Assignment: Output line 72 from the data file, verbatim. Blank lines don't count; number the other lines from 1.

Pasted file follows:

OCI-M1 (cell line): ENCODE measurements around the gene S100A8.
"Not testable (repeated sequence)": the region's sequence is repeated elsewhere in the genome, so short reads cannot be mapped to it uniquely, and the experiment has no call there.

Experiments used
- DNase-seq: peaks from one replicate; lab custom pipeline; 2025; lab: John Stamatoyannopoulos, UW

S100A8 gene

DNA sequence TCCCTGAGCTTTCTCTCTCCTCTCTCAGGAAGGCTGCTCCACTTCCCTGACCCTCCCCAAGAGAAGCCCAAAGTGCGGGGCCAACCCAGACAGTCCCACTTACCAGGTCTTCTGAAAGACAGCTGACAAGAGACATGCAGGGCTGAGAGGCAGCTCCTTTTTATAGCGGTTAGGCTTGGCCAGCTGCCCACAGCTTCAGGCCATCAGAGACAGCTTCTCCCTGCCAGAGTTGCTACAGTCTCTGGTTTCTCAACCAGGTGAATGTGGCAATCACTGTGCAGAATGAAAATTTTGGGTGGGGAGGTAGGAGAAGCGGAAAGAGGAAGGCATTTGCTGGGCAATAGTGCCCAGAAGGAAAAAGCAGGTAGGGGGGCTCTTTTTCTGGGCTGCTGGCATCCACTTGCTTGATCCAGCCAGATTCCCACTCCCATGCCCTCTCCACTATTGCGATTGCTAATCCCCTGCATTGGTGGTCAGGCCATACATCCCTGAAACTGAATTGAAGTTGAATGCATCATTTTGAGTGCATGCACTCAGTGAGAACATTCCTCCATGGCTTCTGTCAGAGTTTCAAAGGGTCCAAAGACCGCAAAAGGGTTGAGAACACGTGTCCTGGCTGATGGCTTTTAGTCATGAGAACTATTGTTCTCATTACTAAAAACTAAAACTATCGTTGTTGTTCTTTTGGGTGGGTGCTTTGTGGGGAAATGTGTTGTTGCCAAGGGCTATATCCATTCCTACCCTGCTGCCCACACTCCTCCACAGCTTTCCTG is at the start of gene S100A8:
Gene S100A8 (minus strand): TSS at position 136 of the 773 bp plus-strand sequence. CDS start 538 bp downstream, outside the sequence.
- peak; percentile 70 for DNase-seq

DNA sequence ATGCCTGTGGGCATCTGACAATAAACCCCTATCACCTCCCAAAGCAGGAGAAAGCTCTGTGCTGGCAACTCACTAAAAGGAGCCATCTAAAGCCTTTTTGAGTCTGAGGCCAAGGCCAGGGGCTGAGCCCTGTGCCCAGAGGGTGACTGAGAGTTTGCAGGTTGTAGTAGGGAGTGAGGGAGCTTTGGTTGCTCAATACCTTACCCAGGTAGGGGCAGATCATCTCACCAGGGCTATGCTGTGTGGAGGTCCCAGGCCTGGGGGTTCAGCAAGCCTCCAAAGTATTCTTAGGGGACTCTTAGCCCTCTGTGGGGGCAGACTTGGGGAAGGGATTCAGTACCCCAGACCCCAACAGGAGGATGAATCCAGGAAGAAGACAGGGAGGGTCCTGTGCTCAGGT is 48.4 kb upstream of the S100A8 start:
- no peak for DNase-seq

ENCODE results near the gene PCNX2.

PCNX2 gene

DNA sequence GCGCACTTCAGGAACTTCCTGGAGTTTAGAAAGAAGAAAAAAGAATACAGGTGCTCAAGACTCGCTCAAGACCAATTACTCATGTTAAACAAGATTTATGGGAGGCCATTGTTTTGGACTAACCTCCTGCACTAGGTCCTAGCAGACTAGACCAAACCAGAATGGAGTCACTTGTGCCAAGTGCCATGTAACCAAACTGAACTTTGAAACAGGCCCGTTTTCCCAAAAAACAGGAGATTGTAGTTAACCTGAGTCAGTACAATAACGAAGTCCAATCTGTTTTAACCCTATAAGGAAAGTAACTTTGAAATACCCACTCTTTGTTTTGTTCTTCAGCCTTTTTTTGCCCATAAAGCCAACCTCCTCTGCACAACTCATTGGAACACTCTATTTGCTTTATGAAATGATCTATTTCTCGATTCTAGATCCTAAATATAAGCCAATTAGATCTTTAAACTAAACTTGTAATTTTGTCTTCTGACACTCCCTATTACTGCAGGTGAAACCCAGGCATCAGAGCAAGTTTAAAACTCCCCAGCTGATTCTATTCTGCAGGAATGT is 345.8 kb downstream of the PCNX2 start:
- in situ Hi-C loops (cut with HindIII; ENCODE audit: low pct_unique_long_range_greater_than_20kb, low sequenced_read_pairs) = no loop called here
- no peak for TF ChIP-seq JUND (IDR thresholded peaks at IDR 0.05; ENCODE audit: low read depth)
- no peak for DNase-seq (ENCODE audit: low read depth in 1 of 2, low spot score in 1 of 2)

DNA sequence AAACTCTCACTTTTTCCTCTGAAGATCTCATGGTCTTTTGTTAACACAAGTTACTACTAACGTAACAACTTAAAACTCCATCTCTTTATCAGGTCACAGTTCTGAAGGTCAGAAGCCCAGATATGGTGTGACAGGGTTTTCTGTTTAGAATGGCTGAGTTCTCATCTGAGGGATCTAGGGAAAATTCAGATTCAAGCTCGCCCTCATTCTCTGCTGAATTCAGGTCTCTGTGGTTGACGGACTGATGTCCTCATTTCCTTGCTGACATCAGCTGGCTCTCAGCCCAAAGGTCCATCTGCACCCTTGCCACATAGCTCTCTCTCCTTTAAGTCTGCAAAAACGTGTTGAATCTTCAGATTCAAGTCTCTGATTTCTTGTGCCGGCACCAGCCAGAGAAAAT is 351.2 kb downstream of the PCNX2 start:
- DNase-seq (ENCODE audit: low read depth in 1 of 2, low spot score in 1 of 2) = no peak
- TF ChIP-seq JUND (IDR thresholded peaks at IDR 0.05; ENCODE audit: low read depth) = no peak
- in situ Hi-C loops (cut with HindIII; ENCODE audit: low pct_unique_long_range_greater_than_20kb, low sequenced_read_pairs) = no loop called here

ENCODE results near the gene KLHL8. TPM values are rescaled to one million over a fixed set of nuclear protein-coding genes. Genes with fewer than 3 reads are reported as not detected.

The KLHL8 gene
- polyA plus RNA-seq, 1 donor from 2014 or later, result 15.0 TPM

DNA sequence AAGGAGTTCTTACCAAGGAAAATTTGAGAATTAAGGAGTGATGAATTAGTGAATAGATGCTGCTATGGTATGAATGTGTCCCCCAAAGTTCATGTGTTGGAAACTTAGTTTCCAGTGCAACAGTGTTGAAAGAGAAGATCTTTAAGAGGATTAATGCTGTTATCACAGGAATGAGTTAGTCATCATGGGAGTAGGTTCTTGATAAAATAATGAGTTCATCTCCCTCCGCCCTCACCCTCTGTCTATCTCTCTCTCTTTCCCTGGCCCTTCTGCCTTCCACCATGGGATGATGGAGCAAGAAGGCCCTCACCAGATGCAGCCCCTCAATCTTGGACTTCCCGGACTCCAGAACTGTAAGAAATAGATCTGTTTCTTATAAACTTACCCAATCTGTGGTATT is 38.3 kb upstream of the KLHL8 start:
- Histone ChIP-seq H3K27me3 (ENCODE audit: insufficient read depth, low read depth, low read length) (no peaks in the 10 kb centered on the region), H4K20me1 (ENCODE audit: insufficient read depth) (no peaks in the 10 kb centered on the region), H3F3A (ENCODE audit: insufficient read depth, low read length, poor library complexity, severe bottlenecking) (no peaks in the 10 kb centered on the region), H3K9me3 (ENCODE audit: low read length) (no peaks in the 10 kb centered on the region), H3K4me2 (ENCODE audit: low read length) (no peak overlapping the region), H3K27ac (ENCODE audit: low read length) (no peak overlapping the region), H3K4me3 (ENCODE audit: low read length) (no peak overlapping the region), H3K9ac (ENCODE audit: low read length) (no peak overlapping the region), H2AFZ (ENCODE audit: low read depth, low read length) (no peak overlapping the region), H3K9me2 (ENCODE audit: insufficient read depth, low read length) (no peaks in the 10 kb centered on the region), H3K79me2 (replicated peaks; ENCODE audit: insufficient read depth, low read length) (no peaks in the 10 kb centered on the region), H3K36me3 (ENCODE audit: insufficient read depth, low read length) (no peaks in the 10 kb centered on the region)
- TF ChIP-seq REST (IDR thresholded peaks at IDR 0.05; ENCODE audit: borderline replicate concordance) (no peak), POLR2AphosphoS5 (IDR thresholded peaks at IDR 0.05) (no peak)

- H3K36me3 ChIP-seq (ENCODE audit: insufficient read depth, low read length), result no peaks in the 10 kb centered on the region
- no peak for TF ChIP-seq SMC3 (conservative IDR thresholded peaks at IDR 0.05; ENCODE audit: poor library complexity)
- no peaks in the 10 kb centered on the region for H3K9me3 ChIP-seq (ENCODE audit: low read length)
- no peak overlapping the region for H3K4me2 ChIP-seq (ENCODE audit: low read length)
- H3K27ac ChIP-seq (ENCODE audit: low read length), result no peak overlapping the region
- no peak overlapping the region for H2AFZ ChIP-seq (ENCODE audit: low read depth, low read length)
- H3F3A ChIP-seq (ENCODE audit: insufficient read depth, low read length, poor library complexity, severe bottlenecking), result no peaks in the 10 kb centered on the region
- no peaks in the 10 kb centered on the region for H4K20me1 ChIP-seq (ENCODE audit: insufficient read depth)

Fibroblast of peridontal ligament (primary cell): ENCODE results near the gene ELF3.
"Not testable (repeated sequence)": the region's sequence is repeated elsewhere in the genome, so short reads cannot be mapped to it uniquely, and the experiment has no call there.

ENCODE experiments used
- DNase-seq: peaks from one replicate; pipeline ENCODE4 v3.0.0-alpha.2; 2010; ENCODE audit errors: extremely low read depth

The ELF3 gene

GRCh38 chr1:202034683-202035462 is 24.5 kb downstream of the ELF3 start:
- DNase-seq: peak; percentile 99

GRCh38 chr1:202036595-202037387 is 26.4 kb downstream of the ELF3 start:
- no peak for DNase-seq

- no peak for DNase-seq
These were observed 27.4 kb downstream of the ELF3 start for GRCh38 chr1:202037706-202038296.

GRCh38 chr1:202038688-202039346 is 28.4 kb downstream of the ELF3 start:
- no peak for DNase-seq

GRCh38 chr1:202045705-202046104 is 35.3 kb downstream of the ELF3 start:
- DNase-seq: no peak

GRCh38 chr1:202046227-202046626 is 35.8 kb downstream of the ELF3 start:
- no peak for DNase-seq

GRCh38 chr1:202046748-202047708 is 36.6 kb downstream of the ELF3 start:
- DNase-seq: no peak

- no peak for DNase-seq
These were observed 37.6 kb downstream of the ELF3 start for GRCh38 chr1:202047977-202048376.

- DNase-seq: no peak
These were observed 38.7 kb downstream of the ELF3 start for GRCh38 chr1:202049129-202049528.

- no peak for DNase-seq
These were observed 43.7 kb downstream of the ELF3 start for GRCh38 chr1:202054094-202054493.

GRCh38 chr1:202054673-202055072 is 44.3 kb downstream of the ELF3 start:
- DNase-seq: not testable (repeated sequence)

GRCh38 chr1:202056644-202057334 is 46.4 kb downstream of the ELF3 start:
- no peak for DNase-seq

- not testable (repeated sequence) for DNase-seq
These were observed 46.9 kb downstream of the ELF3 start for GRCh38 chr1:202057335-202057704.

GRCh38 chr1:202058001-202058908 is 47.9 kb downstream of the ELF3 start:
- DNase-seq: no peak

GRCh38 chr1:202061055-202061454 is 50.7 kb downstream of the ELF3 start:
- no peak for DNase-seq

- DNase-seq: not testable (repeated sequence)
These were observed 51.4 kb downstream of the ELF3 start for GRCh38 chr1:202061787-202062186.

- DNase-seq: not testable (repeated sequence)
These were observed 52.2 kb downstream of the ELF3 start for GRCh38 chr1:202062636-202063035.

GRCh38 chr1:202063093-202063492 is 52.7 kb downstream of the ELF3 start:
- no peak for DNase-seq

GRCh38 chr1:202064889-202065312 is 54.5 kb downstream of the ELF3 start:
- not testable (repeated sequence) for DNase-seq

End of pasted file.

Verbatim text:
- DNase-seq: not testable (repeated sequence)